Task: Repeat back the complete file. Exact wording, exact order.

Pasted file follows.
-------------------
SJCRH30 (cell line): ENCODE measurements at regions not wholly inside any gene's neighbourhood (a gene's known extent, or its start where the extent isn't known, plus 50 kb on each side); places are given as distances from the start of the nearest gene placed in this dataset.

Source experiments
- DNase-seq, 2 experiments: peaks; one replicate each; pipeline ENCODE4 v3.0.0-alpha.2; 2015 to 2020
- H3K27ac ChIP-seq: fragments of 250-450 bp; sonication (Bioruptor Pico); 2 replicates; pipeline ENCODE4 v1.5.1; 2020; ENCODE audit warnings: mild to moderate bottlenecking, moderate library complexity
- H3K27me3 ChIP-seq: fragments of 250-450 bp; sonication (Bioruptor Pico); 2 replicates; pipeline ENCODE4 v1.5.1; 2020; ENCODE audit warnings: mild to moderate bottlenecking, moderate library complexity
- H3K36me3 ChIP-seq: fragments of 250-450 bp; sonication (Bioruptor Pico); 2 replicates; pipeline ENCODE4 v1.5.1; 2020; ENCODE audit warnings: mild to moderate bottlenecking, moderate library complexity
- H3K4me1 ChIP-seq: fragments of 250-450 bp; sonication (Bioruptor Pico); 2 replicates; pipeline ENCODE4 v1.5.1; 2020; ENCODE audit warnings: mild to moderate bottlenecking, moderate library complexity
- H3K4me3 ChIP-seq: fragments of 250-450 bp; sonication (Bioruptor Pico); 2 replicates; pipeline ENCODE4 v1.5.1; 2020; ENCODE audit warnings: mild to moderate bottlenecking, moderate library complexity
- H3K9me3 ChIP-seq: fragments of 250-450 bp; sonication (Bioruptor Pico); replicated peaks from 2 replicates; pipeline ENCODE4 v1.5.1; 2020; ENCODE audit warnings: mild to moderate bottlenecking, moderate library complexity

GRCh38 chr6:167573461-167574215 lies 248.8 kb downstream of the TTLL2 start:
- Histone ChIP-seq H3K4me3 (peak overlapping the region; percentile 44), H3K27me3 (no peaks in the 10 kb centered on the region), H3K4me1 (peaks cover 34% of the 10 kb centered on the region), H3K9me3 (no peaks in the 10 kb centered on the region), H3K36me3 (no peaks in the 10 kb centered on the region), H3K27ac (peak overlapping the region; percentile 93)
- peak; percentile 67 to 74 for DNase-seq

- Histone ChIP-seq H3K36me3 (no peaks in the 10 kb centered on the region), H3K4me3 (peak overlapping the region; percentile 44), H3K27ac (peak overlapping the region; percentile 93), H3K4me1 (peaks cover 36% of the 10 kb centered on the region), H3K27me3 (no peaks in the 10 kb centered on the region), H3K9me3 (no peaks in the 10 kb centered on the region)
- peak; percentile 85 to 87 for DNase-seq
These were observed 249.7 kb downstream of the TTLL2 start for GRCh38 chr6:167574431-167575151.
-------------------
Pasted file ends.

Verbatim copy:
SJCRH30 (cell line): ENCODE measurements at regions not wholly inside any gene's neighbourhood (a gene's known extent, or its start where the extent isn't known, plus 50 kb on each side); places are given as distances from the start of the nearest gene placed in this dataset.

Source experiments
- DNase-seq, 2 experiments: peaks; one replicate each; pipeline ENCODE4 v3.0.0-alpha.2; 2015 to 2020
- H3K27ac ChIP-seq: fragments of 250-450 bp; sonication (Bioruptor Pico); 2 replicates; pipeline ENCODE4 v1.5.1; 2020; ENCODE audit warnings: mild to moderate bottlenecking, moderate library complexity
- H3K27me3 ChIP-seq: fragments of 250-450 bp; sonication (Bioruptor Pico); 2 replicates; pipeline ENCODE4 v1.5.1; 2020; ENCODE audit warnings: mild to moderate bottlenecking, moderate library complexity
- H3K36me3 ChIP-seq: fragments of 250-450 bp; sonication (Bioruptor Pico); 2 replicates; pipeline ENCODE4 v1.5.1; 2020; ENCODE audit warnings: mild to moderate bottlenecking, moderate library complexity
- H3K4me1 ChIP-seq: fragments of 250-450 bp; sonication (Bioruptor Pico); 2 replicates; pipeline ENCODE4 v1.5.1; 2020; ENCODE audit warnings: mild to moderate bottlenecking, moderate library complexity
- H3K4me3 ChIP-seq: fragments of 250-450 bp; sonication (Bioruptor Pico); 2 replicates; pipeline ENCODE4 v1.5.1; 2020; ENCODE audit warnings: mild to moderate bottlenecking, moderate library complexity
- H3K9me3 ChIP-seq: fragments of 250-450 bp; sonication (Bioruptor Pico); replicated peaks from 2 replicates; pipeline ENCODE4 v1.5.1; 2020; ENCODE audit warnings: mild to moderate bottlenecking, moderate library complexity

GRCh38 chr6:167573461-167574215 lies 248.8 kb downstream of the TTLL2 start:
- Histone ChIP-seq H3K4me3 (peak overlapping the region; percentile 44), H3K27me3 (no peaks in the 10 kb centered on the region), H3K4me1 (peaks cover 34% of the 10 kb centered on the region), H3K9me3 (no peaks in the 10 kb centered on the region), H3K36me3 (no peaks in the 10 kb centered on the region), H3K27ac (peak overlapping the region; percentile 93)
- peak; percentile 67 to 74 for DNase-seq

- Histone ChIP-seq H3K36me3 (no peaks in the 10 kb centered on the region), H3K4me3 (peak overlapping the region; percentile 44), H3K27ac (peak overlapping the region; percentile 93), H3K4me1 (peaks cover 36% of the 10 kb centered on the region), H3K27me3 (no peaks in the 10 kb centered on the region), H3K9me3 (no peaks in the 10 kb centered on the region)
- peak; percentile 85 to 87 for DNase-seq
These were observed 249.7 kb downstream of the TTLL2 start for GRCh38 chr6:167574431-167575151.